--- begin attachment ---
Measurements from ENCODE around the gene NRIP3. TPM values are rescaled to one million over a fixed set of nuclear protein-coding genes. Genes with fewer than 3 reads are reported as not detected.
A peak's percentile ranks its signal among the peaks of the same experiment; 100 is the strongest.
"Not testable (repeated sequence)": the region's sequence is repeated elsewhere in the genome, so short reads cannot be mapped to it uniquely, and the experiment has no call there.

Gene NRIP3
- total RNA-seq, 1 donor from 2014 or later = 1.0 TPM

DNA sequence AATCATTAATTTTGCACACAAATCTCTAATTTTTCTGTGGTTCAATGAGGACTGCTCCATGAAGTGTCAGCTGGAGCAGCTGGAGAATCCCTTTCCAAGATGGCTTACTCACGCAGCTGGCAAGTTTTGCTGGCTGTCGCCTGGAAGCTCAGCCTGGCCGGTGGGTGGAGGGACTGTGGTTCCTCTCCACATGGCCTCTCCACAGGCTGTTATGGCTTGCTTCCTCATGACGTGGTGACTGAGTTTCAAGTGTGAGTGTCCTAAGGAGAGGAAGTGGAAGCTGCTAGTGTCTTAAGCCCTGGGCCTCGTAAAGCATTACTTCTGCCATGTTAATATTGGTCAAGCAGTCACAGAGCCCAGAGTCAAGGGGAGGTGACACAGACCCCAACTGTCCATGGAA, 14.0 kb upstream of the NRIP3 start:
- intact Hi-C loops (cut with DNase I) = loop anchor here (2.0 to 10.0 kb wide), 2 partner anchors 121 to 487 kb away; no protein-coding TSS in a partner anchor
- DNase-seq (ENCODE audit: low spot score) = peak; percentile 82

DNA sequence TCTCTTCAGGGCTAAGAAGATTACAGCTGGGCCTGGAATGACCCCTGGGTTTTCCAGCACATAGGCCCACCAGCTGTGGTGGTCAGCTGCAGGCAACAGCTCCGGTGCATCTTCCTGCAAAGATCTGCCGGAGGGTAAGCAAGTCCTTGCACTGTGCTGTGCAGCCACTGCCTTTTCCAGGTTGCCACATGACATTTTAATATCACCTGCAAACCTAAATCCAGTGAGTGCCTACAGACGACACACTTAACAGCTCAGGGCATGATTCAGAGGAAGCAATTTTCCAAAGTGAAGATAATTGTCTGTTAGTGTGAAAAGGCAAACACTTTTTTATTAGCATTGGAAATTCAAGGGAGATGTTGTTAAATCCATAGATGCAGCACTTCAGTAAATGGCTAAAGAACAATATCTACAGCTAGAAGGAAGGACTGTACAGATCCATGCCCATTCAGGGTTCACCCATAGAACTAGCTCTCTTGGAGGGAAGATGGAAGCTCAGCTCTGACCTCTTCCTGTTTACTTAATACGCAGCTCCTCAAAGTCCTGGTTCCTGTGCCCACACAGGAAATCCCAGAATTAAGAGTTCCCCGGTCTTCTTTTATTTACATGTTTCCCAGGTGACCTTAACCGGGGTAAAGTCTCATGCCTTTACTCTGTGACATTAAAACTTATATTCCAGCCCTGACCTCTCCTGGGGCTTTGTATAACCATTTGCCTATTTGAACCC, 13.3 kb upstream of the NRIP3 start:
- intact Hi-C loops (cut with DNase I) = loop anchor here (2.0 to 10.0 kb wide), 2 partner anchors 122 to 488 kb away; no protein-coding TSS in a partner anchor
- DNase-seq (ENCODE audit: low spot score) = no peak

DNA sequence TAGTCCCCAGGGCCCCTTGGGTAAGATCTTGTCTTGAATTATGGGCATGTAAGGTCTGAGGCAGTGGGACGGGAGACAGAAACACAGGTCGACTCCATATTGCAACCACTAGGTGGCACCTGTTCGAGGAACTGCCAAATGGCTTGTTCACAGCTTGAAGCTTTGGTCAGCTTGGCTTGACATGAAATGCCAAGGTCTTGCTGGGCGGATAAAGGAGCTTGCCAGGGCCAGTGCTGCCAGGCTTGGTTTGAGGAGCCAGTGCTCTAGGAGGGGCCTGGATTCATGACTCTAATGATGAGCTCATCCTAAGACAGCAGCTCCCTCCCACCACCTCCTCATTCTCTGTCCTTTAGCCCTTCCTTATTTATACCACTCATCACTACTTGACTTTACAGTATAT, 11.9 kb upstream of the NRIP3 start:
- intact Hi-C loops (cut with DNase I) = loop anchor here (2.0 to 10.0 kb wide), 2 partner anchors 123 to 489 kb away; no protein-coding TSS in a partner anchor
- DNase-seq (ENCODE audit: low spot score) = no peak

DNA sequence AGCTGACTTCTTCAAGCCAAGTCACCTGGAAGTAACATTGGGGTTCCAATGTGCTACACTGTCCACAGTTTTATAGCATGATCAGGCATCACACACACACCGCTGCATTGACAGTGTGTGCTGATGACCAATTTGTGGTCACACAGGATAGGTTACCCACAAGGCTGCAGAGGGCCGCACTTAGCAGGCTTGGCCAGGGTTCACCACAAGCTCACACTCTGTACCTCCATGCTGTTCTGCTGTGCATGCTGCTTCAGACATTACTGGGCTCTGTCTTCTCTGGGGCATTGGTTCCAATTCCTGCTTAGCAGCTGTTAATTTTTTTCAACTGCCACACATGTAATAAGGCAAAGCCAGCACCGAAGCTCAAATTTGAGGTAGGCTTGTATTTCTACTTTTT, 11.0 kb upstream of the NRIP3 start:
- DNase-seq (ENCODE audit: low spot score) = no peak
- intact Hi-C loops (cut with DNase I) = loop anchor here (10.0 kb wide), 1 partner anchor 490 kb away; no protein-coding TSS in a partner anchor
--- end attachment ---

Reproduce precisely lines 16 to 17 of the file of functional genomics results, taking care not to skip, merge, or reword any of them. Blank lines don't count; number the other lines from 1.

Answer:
- DNase-seq (ENCODE audit: low spot score) = no peak
- intact Hi-C loops (cut with DNase I) = loop anchor here (10.0 kb wide), 1 partner anchor 490 kb away; no protein-coding TSS in a partner anchor